Herring in a statement declared the gay nuptials ban unconstitutional. He also said he will join a federal lawsuit challenging it that two same-sex couples from Norfolk and Richmond — Timothy Bostic and Tony London and Carol Schall and Mary Townley — filed last year.
“Virginia has argued on the wrong side of some of our nation’s landmark cases,” said Herring, noting the U.S. Supreme Court’s Loving v. Virginia decision that struck down interracial marriage bans and other issues. “It’s time for the commonwealth to be on the right side of history and the right side of the law.”
State Del. Scott Surovell (D-Fairfax County) welcomed Herring’s announcement.
“Elections have consequences and the U.S. Supreme Court’s Windsor decision makes clear that we must give full faith and credit to non-Virginia gay marriages,” the Fairfax County Democrat told the Washington Blade after the Post published its story. “Attorney General Herring is simply enforcing the law of the land as reflected [and] interpreted by the U.S. Supreme Court six months ago.”
Equality Virginia Executive Director James Parrish described Herring’s decision as “truly commendable.”
“This is a new day for loving gay and lesbian couples who want to marry the person they love in the state they call home,” Parrish told the Blade. “Thanks to Mark Herring, today we are one step closer to equality and fairness for LGBT Virginians.”
State Sen. Adam Ebbin (D-Alexandria) also welcomed the former Loudoun County senator’s announcement.
“We’re the birthplace of the Bill of Rights, but unfortunately also the place that outlawed interracial marriage,” Ebbin told the Blade. “Tt’s nice to be getting it right and be on the right side of history and not move backwards.”
Pat Mullins, chair of the Republican Party of Virginia, blasted Herring over his decision not to defend the commonwealth’s same-sex marriage ban.
“If Mark Herring doesn’t want to defend this case, he should resign, and let the General Assembly appoint someone who will,” said Mullins. “Mark Herring owes the people of Virginia no less.”
National Organization for Marriage President Brian Brown said state lawmakers should impeach Herring for what his organization described as a “lawless” decision.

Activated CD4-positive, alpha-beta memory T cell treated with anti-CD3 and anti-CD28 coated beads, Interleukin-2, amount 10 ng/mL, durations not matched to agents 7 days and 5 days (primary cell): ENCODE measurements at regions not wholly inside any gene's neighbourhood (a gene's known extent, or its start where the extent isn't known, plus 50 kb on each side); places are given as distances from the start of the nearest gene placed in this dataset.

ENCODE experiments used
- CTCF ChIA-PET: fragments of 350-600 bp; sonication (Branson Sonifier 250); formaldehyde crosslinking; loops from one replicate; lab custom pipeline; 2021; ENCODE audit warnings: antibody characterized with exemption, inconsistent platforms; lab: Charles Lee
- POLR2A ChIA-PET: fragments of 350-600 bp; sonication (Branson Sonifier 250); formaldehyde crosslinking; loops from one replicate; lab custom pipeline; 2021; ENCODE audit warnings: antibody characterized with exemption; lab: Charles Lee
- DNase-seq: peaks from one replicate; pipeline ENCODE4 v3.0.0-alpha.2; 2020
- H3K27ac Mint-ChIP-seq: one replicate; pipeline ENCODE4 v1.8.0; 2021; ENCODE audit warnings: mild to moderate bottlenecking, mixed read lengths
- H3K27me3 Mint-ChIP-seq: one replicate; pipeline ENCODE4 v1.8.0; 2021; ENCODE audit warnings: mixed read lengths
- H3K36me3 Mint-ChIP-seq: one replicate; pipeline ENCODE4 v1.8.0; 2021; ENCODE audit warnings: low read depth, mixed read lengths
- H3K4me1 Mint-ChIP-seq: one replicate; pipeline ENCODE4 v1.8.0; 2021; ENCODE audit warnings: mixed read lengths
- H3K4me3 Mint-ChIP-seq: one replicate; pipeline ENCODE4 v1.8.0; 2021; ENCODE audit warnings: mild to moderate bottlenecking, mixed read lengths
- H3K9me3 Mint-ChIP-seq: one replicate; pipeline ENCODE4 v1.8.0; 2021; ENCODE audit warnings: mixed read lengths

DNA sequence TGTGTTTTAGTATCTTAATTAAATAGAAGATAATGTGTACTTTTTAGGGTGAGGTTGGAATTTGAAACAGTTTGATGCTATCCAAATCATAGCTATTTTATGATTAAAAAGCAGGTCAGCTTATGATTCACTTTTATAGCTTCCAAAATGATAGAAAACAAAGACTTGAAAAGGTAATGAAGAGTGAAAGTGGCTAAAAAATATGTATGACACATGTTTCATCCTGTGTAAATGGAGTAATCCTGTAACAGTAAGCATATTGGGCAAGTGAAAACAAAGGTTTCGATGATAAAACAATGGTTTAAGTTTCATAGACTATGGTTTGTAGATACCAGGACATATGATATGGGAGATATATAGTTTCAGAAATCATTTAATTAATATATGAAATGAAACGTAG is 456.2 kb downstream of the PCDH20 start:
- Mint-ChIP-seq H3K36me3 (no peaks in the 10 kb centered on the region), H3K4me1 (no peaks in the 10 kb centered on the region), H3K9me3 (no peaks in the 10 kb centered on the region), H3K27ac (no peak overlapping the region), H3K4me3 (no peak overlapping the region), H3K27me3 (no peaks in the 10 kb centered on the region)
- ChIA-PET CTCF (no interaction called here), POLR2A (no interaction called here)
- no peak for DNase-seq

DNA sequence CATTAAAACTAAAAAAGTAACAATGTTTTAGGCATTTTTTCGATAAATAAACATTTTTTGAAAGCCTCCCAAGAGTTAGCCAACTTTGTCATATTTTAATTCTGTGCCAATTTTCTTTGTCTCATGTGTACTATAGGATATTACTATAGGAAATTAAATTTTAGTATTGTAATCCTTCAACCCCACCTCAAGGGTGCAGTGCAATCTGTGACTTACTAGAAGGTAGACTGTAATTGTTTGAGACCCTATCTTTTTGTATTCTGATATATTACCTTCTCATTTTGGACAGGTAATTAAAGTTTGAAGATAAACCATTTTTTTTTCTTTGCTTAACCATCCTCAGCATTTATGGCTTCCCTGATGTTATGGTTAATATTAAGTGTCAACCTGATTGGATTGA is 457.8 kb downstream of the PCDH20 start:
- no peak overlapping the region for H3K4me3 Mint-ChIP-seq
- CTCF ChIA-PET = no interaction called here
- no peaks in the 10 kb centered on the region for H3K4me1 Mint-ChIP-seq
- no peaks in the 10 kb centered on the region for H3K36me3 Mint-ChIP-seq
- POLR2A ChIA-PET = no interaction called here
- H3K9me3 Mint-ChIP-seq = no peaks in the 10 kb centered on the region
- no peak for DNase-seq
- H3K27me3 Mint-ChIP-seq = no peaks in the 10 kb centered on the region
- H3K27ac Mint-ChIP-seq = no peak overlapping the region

“The attorney general swore an oath that he would ‘support… the Constitution of the commonwealth of Virginia’ and faithfully discharge his duties, which include defending duly enacted laws like the state’s marriage amendment,” said Brown. “Yet now Attorney General Herring is participating in a lawsuit against the very people he is sworn to represent, the citizens of Virginia who preserved marriage in their constitution. This malfeasance and neglect of duty is not only a disgrace, it’s an impeachable offense under the constitution.”
House Speaker Bill Howell (R-Stafford County) is among those who also sharply criticized Herring.
“What we really have here is a breakdown of the rule of law,” said state Sen. Dick Black (R-Loudoun County) during an interview with Bruce DePuyt of News Channel 8.
The announcement comes less than two weeks after Herring took office alongside Gov. Terry McAuliffe and Lieutenant Gov. Ralph Northam.
Former Attorney General Ken Cuccinelli, who ran against McAuliffe, vehemently opposed marriage rights for same-sex couples in the commonwealth. The former GOP gubernatorial candidate wrote in a non-binding opinion to state Del. Bob Marshall (R-Prince William County) one day before leaving office that a governor may not require any state government agency to allow gays and lesbians to receive “joint marital status” for state income tax returns.
Herring in 2006 voted against marriage rights for same-sex couples while in the state Senate. Virginia voters the same year approved a state constitutional amendment banning gay nuptials by a 57-43 percent margin.
State Del. Mark Cole (R-Fredericksburg), chair of the Virginia House of Delegates Privileges and Elections Committee, earlier this month announced it will not consider any proposed resolutions that sought to repeal the marriage amendment during the 2014 legislative session.
The House Civil Law Subcommittee on Monday narrowly struck down Surovell’s bill that would have repealed the commonwealth’s statutory same-sex marriage ban.
State Del. Rob Krupicka (D-Alexandria) earlier this month introduced a proposed resolution that sought to amend the state constitution to allow same-sex marriage in Virginia. The Alexandria Democrat’s proposal would have also allowed the commonwealth to recognize gay nuptials legally performed in neighboring D.C. and Maryland and other jurisdictions.
Judge Arenda L. Wright Allen of the U.S. District Court for the Eastern District of Virginia in Norfolk is scheduled to hold a hearing in the Bostic case on Jan. 30. The American Civil Liberties Union, Lambda Legal and the ACLU of Virginia in August filed a class action federal lawsuit on behalf of two lesbian couples who are seeking marriage rights in the state.